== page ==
WASHINGTON -- U.S. District Judge Beryl Howell on Monday seemed skeptical of a lawsuit filed by Sheriff Joe Arpaio, the self-proclaimed "America's Toughest Sheriff" on immigration, over executive actions by the president that could protect up to 5 million people from being deported.
It was the first hearing on a case brought in the U.S. District Court for the District of Columbia over the constitutionality of President Barack Obama's executive actions on immigration, specifically those that provide deferred action and work authorization to undocumented immigrants who came to the country as children or are the parents of U.S. citizens or legal permanent residents.
Arpaio, who comes from Maricopa County, Arizona, sued the same day that Obama announced the new programs, saying they were unconstitutional and would hurt law enforcement by allowing undocumented immigrants to remain in the U.S. and commit crimes. It was followed by another lawsuit, now backed by 24 states, claiming the executive actions violate the Constitution.
Opponents of the actions were bolstered last week when a federal judge in Pennsylvania ruled that Obama's actions on immigration were unconstitutional. That ruling, though, came on a criminal case where it was not clear the judge needed to address the constitutionality of Obama's immigration policies at all.
That judge's ruling was mentioned on Monday by Arpaio lawyer Larry Klayman. But Howell, an Obama appointee, seemed unconvinced by the ruling. She called it "a real puzzle" that the judge ruled on constitutionality without determining the man in the Pennsylvania lawsuit was eligible for deportation relief. Later, when Klayman asked her to weigh in on the constitutionality of Obama's actions, she asked if that meant she should be like the judge in Pennsylvania. "You want me to opine?" she said.
The central questions on Monday were whether Arpaio had standing to bring the case, and whether he faces injury because of the actions. The Justice Department asked the judge to dismiss the lawsuit.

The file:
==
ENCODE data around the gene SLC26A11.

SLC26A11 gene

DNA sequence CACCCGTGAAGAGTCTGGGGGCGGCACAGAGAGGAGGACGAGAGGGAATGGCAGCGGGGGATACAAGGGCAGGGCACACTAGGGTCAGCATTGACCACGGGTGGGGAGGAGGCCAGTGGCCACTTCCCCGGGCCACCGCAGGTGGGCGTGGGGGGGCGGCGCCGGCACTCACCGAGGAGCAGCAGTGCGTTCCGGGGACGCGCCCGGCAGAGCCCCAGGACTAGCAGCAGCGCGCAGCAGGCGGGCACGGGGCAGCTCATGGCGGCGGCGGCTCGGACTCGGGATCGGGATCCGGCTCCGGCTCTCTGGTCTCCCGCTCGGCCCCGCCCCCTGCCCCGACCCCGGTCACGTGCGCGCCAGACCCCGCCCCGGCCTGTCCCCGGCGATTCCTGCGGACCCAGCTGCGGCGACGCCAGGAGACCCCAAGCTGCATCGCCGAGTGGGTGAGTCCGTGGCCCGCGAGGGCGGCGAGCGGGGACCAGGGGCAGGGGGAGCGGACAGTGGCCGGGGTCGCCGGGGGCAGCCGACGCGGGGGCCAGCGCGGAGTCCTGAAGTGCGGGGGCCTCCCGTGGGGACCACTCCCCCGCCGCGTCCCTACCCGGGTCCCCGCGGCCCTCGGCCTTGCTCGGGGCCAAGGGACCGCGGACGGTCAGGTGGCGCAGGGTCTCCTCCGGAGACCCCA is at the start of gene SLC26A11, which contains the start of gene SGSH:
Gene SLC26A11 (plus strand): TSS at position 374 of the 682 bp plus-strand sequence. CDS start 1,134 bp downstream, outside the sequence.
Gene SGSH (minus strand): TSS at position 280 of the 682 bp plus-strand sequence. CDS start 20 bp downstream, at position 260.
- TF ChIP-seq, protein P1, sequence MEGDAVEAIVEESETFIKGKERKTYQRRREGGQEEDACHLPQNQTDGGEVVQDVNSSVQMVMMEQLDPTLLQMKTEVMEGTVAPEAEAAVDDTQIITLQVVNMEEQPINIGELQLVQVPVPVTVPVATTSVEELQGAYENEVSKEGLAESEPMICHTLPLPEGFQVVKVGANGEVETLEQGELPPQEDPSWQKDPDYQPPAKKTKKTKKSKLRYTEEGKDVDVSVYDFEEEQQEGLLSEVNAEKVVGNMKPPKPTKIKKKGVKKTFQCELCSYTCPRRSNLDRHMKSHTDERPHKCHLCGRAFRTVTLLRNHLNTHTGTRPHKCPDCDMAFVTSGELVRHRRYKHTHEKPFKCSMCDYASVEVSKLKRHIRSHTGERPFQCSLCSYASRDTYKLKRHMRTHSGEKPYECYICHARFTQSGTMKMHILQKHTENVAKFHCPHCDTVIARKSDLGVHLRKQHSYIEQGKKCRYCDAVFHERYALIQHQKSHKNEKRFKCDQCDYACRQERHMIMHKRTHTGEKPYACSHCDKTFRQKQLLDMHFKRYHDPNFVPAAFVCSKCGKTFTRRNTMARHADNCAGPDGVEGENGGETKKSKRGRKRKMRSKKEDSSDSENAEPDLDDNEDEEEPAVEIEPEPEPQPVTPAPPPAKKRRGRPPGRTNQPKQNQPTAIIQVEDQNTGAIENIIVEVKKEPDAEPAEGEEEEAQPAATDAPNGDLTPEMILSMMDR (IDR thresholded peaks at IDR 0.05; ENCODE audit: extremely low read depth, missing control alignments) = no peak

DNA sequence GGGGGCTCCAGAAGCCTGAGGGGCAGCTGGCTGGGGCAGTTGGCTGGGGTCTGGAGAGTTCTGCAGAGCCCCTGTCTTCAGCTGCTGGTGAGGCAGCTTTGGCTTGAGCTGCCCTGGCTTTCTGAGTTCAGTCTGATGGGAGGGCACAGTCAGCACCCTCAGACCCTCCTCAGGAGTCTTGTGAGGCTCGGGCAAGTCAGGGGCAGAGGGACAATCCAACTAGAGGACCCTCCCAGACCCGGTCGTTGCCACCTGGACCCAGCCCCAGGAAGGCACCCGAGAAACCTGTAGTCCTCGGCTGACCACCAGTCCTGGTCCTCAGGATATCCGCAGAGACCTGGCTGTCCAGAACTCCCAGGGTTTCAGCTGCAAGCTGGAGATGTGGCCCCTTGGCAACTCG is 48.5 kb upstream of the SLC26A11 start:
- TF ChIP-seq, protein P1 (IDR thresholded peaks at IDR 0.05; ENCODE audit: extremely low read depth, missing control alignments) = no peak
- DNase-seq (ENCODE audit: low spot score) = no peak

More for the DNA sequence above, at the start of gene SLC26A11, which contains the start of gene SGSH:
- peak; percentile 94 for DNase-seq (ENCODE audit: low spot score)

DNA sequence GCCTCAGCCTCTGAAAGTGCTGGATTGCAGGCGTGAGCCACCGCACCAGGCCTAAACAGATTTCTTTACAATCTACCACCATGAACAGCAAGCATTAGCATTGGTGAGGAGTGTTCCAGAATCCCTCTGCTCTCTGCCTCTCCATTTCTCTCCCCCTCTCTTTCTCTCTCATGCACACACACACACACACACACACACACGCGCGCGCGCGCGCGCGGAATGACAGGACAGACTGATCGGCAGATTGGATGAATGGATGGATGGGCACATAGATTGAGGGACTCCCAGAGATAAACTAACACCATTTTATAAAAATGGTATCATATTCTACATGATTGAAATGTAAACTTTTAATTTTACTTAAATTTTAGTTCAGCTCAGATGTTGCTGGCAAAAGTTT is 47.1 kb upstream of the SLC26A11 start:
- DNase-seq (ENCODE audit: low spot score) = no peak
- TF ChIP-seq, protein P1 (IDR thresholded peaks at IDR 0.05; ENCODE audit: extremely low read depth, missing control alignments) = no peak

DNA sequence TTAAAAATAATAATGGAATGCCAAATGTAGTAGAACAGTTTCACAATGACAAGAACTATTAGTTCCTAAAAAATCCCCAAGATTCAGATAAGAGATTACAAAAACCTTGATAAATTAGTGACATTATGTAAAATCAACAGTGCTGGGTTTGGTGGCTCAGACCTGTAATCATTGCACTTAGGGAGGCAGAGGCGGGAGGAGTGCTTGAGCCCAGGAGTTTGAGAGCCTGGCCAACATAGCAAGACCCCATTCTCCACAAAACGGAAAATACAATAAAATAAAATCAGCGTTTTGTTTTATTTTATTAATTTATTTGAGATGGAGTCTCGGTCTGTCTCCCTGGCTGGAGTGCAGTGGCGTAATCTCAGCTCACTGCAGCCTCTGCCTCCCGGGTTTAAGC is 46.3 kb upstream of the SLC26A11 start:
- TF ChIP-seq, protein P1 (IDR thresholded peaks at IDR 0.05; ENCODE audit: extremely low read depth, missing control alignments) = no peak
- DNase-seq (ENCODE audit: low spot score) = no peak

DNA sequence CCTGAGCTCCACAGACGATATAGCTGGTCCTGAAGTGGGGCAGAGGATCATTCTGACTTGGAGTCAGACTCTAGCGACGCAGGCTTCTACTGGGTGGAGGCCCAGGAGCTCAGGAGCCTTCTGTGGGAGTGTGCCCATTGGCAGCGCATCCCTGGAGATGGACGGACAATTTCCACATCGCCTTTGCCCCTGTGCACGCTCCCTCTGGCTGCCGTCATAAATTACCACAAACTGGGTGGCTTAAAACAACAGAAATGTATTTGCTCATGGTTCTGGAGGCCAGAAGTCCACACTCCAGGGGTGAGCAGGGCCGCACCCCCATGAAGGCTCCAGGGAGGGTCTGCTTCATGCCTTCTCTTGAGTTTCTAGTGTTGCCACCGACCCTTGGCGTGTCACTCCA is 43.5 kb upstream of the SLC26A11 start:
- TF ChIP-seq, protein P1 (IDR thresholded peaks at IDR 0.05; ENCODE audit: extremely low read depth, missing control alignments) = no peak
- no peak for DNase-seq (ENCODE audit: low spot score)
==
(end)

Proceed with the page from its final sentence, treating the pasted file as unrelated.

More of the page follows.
Howell questioned Klayman for nearly an hour over how the executive actions would affect Arpaio. She said she was "puzzled" about whether Arpaio was suing as an individual or in his capacity as sheriff -- Klayman said he was suing as both -- and seemed skeptical of the arguments that these specific executive actions would cause him harm.
She also indicated she was not entirely convinced the courts should weigh in on the executive actions, saying she had "some pause" about the courts intervening when Congress could respond.
Klayman, who founded the advocacy groups Judicial Watch and Freedom Watch, appeared to be playing to the history books. He predicted the case would go to the Supreme Court -- Howell said she wouldn't make predictions -- and that Howell would be famous if it did.
His challenge, though, was convincing her not to dismiss the case based on standing. He said that on a personal level, Arpaio had faced threats over his immigration views, and that the new programs would worsen that problem. The judge did not seem convinced by that, saying she did not see how her ruling would change how Arpaio is viewed.
Klayman's other argument was that Obama's immigration actions caused problems for Arpaio as a sheriff. He said that Immigration and Customs Enforcement was releasing people who had been jailed by Arpaio. After being released, those undocumented immigrants are in the community "vandalizing" and "assaulting," he said, and then end up back in jail, costing resources for the sheriff's office.
Howell questioned whether the programs -- Deferred Action for Childhood Arrivals and Deferred Action for Parents of Americans and Lawful Permanent Residents -- had anything to do with the problem of undocumented immigrants committing crimes after being released, and said that issue seemed to predate DACA, which started in 2012. Klayman said the programs would "exacerbate" the situation.
Most of Klayman's arguments were similar to those others have made against Obama's action. He said it was not just about immigration, but about the Constitution. He said the "precedent is terrible" and that Obama's action was "trashing our Constitution." He brought up his and Arpaio's views on immigrants unprompted -- twice to say neither of them were anti-immigrant, and once to say he had never heard the sheriff say anything negative about Latinos. Klayman said the lawsuit should not be considered as an attack on this particular president.
Howell did not issue a ruling at the hearing, but indicated one will be issued soon.